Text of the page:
As temperatures continue to climb, pediatricians are also noting a rise in the number of cases of Hand, Foot and Mouth Disease here in the Hub City.

Dr. Karen Talusan-Soriano with Covenant Medical Group states that it seems to be "the flavor of the month" right now. This virus is highly contagious, especially in young children under the age of five. However, it can be spread to adults when the conditions are right.

Signs and Symptoms of Hand, Foot and Mouth Disease

As the name implies, Hand, Foot and Mouth Disease (HFMD) is a virus that stereotypically causes a rash to form on the hands and feet. It also brings the uncomfortable symptom of blister-like sores in the mouth, along with a fever, poor appetite and a general feeling of being unwell. Additionally, the rash can spread to the child's trunk, arms, legs and even their diaper region.

Symptoms normally appear just a few days after exposure and, unfortunately, this illness is spread through the transmission of bodily fluids. As we all know, young kids seem to always have something in their mouths -- their hands, feet, toys, anything really. However, sneezing, kissing and coughing can also cause this virus to spread.

How to Treat Hand, Foot and Mouth Disease

Since this is a virus, there's no magical pill that will make the illness go away. You just have to wait for it to run its course and treat the symptoms as best you can. This will include pain relievers to help lessen discomfort and lower your toddler's fever. Always consult with your pediatrician before administering any medications to your child.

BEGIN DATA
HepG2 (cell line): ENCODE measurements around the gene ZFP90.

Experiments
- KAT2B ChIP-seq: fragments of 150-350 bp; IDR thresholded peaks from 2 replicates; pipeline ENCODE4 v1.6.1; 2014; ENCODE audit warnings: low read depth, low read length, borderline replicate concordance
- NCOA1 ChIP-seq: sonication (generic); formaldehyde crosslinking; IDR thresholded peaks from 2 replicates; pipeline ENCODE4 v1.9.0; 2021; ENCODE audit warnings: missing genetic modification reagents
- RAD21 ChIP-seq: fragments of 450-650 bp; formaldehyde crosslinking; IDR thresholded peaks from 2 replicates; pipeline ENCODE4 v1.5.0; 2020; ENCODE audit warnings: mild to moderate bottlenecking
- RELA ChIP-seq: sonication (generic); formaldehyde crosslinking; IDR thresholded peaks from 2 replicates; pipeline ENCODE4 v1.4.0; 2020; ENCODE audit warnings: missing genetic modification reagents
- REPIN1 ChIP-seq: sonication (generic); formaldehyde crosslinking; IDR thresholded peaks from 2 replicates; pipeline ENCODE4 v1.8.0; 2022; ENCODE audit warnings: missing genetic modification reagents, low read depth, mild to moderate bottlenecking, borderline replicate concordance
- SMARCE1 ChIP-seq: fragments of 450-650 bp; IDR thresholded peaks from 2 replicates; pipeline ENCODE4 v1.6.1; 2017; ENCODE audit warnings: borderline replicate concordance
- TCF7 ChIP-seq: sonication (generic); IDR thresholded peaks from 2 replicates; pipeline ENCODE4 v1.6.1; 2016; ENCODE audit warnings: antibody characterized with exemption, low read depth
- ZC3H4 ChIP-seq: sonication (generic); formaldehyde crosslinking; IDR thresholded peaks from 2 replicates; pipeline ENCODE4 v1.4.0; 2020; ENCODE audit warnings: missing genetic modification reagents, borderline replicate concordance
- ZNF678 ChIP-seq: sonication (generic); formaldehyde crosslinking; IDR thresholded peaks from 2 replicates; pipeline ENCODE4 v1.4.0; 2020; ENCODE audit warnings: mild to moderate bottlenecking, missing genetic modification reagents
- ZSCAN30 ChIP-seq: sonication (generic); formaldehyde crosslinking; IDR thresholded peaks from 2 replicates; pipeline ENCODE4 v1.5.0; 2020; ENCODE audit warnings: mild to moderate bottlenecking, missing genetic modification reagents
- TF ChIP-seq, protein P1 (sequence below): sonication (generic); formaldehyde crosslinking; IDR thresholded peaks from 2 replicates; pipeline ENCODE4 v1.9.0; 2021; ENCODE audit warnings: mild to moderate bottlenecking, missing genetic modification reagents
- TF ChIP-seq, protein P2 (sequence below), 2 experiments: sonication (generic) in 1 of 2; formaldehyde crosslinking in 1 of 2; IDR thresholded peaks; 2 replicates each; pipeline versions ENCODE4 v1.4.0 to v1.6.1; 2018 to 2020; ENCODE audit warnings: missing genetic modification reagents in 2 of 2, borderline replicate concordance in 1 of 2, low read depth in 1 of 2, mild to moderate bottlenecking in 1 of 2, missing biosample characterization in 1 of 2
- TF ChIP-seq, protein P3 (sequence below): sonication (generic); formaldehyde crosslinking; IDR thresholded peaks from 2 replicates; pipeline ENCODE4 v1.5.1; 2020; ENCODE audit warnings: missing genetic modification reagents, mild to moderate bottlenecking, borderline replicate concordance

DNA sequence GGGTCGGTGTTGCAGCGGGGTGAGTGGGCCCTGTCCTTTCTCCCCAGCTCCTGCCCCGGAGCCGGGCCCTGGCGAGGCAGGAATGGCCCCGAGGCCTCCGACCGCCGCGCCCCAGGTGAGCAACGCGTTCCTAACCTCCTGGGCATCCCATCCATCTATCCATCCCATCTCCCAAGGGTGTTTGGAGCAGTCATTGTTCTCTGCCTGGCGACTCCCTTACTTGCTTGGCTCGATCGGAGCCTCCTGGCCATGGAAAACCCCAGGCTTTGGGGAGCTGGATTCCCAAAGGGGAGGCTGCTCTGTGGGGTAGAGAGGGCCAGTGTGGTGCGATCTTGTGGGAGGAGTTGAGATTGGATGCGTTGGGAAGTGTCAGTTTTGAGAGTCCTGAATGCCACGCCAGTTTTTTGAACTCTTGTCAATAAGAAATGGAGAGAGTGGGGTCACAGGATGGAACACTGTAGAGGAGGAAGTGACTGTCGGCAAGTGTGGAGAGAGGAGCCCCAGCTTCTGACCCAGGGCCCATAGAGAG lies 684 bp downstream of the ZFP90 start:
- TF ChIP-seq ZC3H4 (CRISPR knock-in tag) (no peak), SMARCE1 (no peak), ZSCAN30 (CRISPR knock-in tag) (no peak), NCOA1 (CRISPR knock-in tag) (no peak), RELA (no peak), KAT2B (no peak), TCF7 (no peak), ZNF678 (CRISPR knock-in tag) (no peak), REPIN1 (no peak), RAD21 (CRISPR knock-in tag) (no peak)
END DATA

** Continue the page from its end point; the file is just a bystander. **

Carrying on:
Most importantly, Dr. Talusan-Soriano notes that dehydration can occur due to the discomfort that your child experiences from the sores in their mouth. Thus, keeping your kids hydrated is job number one.

Cold liquids are always best for relieving some of the discomfort. You can also chill fruits that have a high water content like watermelon, grapes and oranges, or give them Pedialyte popsicles.


Photo by Rendy Novantino on Unsplash

Additionally, this virus spreads quite easily, so it's also imperative that you keep your kids at home until they are completely well. This can take up to 10 days, so prepare yourselves.

Lastly, while mild cases of HFMD can be treated at home, if your child experiences a high fever, refuses to eat or drink or you don't see improvement, make sure to take them in to see their physician. However, infants under 6 months of age should always be taken into the doctor the moment you notice symptoms.

How to Prevent Hand, Foot and Mouth Disease

Parents always worry about the fall and winter months when flu and strep are prevalent, but Dr. Talusan-Soriano told me that "this illness is a really prevalent one during the spring and summer months." Interestingly enough, our recent rains may also be to blame. Research shows that both higher temperatures and an increased relative humidity are associated with an uptick in this virus every year.

While you can't prevent your kids from putting their hands in their mouths, you can be vigilant about hand washing and sanitizing surfaces as much as possible. Moreover, make sure that your kids are not sharing drinks or snacks this summer season.

The good news is that if your child does catch Hand, Foot and Mouth Disease, it normally resolves itself quickly so you can get back to your fun summer plans.

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